Allegro Wiki, full of examples and articles !!

X-G
Member #856
December 2000
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Quote:

I never saw a topic deleted there

Unless it was deleted before you ever had a chance to see it, of course...

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Since 2008-Jun-18, democracy in Sweden is dead. | 悪霊退散!悪霊退散!怨霊、物の怪、困った時は ドーマン!セーマン!ドーマン!セーマン! 直ぐに呼びましょう陰陽師レッツゴー!

GullRaDriel
Member #3,861
September 2003
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I did not say that no answer were ever deleted, as our supreme dictator had me in sight of his sniping weapon some few month ago.

"Code is like shit - it only smells if it is not yours"
Allegro Wiki, full of examples and articles !!

Trezker
Member #1,739
December 2001
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You can run some windows binaries on other platforms using wine. Though wine 1.1 seems to have some problems with the msvc*.dll files... So I recommend using Mingw.

nonnus29
Member #2,606
August 2002
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Quote:

I actually didn't think about using wikipedia

This should be your first instinct: think of something you don't know, and fill in the gap from wikipedia. Strong AI will arise when wikipedia can be piped into the human brain :o

Arthur Kalliokoski
Second in Command
February 2005
avatar

The first program compiled in Linux won't run on Windows either. Java supposedly runs on any OS, but you need OS specific code (interpreter, JIT compiler, whatever) to make it do that.

“Throughout history, poverty is the normal condition of man. Advances which permit this norm to be exceeded — here and there, now and then — are the work of an extremely small minority, frequently despised, often condemned, and almost always opposed by all right-thinking people. Whenever this tiny minority is kept from creating, or (as sometimes happens) is driven out of a society, the people then slip back into abject poverty. This is known as "bad luck.”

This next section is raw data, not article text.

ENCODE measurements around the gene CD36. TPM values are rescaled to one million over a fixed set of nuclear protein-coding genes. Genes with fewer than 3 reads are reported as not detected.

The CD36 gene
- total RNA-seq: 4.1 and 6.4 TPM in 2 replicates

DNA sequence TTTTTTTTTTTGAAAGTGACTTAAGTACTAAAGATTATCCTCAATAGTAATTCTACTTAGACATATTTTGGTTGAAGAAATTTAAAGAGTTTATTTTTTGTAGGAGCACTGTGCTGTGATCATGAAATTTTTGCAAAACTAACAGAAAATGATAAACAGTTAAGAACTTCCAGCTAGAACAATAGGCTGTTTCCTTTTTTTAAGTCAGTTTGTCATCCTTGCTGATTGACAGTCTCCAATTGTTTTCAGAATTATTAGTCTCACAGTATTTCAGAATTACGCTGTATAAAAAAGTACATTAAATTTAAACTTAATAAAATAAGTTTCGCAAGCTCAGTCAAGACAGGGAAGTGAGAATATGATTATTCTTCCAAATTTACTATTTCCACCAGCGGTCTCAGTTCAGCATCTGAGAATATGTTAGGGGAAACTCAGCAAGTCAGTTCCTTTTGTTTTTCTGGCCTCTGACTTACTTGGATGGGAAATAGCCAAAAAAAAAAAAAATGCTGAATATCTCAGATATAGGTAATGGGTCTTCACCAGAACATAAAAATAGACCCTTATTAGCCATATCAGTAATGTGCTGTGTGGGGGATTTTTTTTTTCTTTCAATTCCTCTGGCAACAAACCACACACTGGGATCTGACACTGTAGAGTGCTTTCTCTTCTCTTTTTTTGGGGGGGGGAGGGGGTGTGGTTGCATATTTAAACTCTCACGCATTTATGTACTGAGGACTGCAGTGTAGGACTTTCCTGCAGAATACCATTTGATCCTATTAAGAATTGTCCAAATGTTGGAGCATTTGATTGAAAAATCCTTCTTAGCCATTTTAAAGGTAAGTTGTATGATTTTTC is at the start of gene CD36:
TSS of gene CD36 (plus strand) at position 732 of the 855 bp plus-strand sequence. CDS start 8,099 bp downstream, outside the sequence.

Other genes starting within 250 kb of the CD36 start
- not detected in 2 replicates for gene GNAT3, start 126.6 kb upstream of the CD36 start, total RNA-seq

― Robert A. Heinlein

Tobias Dammers
Member #2,604
August 2002
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Quote:

This should be your first instinct: think of something you don't know, and fill in the gap from wikipedia. Strong AI will arise when wikipedia can be piped into the human brain

I'm currently learning the entire wikipedia by heart, but those bastards keeps changing it all the time.

OT: If the quality of your software is about the same level as your knowledge of programming tools, the internet, and computers in general, then cross-platformness is the last thing you need to worry about right now.
To clarify things for you a bit:
- What you write is source code, probably in C or C++. These languages are standardized, and work the same on all platforms. This means that the pure language part (the syntax) is automatically cross-platform.
- Since the C and C++ language specifications do not include any higher-level APIs, you need libraries to do common tasks like displaying graphics, reading user input, opening network connections, etc. etc. etc. Many of these are cross-platform, others aren't. Allegro is, the Windows API is not. Virtually all C implementations come with libc (the C standard library), and C++ generally comes with STL (the Standard Template Library).
- Once you have written your code, you compile it into machine code (binaries). For this, you need a compiler. Since different platforms generally use different binary formats, and often different machine languages, the resulting binaries are not usually compatible across platforms.